• Meanwhile, Frictional Games released a pretty amazing game called Amnesia -- and they have a version for Linux! Spend your US$20 wisely here: []
25.08.2010 unclutter hurts
  • I have two annoying things bothering me in Lucid. First .xsession-errors fills up to gig-size every other day with some weird
     "Window manager warning: Got a request to focus 0x2821bae (Terminal)
     with a timestamp of 0. This shouldn't happen!"
    messages. Second, if my mouse is highlighting a window and I alt-tab to another one, every other second or so the focus would shift to the original window. That essentially drove me CRAZY. So today, after having to delete the file for the Nth time because it was at 2GB, I found it that the culprit is UNCLUTTER!! [] has the scoop, but if you want a recommendation from me, it's "apt-get remove --purge unclutter for now. I think it's just buggy -- the idea is a nice one, though I'm not sure I want an extra daemon just for that functionality -- in particular because it seems that the mouse pointer blanks over gnome-terminal when I'm typing anyway.
  • Bonus Lucid hint for the day: if your sun java plugin is installed but your firefox or chromium don't see them, try Johan's magic combo:
     update-java-alternatives -l
     update-java-alternatives -s java-6-sun
06.08.2010 A Logitech DiNovo Edge dongle's embedded and HCI modes
  • I have a DiNovo edge and think it is absolutely fantastic, except when it stopped working on my way to my Lucid upgrade. What happened? The problem is that to Windows users the dongle normally works in embedded mode, meaning it appears to the system as a regular USB keyboard and mouse. Many Windows users hate that behaviour, and would rather the dongle behaved as a regular bluetooth adapter. However, Linux users have the flexibility of choosing in which mode they want the adapter to work, and the magic of selecting them is done through hid2hci, which is run by udev when the device is plugged in. Now it used to be that you could enable or disable hid2hci by fumbling in /etc/default/bluetooth; with the inexorable move to udev, however, on Lucid this behaviour is now hardcoded in udev rules and by default hid2hci is run, which means the keyboard only works if you perform a bluetooth pairing exercise. And since it's a keyboard, that exercise can prove pretty challenging!
  • The command which is run when the BT dongle is plugged in is pretty simple:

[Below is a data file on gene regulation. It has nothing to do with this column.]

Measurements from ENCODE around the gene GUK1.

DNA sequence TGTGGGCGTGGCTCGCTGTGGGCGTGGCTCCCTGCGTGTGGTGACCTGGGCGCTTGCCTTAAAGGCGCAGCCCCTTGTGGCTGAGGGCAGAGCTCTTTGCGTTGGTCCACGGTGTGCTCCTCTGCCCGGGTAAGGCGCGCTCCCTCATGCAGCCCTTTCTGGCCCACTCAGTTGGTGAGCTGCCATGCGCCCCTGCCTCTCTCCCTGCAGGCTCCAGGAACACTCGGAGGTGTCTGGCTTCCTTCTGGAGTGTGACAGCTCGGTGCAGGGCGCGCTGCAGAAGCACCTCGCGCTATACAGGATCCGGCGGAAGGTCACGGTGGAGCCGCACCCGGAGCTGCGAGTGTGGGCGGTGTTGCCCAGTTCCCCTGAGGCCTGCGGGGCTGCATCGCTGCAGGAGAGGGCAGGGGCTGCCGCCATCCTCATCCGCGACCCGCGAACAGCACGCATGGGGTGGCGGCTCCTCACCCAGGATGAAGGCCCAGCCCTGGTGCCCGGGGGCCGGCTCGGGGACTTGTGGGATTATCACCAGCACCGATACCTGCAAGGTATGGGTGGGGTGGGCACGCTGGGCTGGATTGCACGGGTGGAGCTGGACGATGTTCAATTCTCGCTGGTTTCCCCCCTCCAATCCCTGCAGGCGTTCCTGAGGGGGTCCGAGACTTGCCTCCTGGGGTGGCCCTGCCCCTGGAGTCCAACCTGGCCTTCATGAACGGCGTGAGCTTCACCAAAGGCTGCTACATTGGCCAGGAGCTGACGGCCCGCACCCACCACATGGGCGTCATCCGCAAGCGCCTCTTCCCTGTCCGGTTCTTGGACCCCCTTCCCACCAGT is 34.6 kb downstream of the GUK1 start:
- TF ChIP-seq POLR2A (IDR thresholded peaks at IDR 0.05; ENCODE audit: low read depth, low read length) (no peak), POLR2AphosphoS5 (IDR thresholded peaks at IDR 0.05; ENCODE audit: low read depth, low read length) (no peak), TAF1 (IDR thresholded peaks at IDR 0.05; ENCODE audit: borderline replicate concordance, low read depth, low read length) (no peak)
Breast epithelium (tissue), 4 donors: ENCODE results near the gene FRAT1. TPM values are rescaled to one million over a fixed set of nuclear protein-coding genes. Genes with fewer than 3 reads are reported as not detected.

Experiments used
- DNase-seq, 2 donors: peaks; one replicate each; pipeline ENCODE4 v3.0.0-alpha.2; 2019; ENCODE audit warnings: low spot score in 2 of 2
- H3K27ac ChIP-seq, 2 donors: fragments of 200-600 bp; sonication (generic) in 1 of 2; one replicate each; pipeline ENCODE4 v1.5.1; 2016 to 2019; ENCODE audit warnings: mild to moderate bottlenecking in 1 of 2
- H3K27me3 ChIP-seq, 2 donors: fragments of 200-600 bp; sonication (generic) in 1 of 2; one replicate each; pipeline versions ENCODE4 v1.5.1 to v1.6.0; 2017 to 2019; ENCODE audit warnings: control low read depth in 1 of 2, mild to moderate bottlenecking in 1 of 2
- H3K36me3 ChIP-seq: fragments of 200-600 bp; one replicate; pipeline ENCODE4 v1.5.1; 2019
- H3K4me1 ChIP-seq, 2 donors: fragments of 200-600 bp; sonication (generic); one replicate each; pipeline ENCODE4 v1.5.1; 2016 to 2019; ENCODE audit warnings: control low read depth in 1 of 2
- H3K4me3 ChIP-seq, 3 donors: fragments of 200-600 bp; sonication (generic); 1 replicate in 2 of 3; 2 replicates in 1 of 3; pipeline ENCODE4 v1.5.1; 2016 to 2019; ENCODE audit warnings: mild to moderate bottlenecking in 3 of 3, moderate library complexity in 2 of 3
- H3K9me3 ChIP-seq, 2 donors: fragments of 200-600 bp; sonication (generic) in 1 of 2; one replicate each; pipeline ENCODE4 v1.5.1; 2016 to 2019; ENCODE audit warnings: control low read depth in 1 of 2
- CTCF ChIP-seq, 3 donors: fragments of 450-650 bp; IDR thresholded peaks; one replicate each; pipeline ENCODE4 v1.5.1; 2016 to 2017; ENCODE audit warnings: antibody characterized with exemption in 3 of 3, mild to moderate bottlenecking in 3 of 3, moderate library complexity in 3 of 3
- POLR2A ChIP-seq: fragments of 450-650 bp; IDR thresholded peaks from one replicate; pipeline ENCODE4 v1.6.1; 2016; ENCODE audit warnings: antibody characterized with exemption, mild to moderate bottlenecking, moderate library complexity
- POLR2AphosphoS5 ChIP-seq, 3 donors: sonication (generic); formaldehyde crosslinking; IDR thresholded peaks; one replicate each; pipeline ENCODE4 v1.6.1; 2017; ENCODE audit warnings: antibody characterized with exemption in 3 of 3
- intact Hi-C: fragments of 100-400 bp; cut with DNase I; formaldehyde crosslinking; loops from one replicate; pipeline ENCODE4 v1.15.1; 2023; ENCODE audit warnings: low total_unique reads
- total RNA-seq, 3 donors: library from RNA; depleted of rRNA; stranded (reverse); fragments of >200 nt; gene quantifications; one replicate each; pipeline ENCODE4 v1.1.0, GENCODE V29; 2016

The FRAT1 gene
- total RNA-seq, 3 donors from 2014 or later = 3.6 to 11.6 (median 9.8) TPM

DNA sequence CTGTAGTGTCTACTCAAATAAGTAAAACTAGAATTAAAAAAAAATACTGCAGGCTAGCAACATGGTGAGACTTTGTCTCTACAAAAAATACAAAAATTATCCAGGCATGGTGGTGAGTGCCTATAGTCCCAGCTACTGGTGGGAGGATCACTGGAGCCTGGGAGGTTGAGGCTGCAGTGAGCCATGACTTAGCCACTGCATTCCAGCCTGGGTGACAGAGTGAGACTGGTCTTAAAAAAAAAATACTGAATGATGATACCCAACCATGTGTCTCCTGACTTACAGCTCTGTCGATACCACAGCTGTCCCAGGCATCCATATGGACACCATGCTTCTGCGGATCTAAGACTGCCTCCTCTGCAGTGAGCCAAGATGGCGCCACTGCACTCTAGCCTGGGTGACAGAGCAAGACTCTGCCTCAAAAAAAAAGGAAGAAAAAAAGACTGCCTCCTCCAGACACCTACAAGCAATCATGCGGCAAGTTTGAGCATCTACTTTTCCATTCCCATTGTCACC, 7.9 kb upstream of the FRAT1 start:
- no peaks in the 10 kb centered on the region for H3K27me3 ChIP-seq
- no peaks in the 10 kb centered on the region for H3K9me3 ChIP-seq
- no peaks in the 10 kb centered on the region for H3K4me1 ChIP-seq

/lib/udev/hid2hci --method=logitech-hid 
    Note the path points to the hiddev0 directory for the device in question. Note also that it seems you can't revert back to embedded mode once the command is run, for some reason.
  • People that are running into this problem on Lucid should know that it's possible to have the dongle still work in embedded mode as long as the hid2hci call in /lib/udev/70-hid2hci.rules for the keyboard isn't run. When embedded mode is active, an lsusb run will list 3 devices like this:
       Bus 004 Device 017: ID 046d:c714 Logitech, Inc. 
       Bus 004 Device 016: ID 046d:c713 Logitech, Inc. 
       Bus 004 Device 015: ID 046d:0b04 Logitech, Inc.
    When you issue the hid2hci run, a 4th device appears, representing the mini-receiver in HCI mode:
       Bus 004 Device 024: ID 046d:c709 Logitech, Inc. BT Mini-Receiver (HCI mode)
       Bus 004 Device 023: ID 046d:c714 Logitech, Inc. 
       Bus 004 Device 022: ID 046d:c713 Logitech, Inc. 
       Bus 004 Device 021: ID 046d:0b04 Logitech, Inc.
    In this mode, you'll need to connect through bluetooth. Note that I haven't found that works reliably on my powerpc mac mini, though it seemed to on a little netbook. The simple workaround seems to be to avoid bluetooth mode by commenting that udev rule out, and keep an eye out for changes in that area when you upgrade.
  • Embedded mode is kinda fascinating; from the OSs perspective it's just a keyboard and mouse that are plugged into a hub; there's no bluetooth anything. When you plug the dongle in, you get the usual dmesg spew of USB information. Here's what dmesg is actually telling you:
  • A USB hub is found; 3 ports detected (of which one is the hub, device 046d:0b04)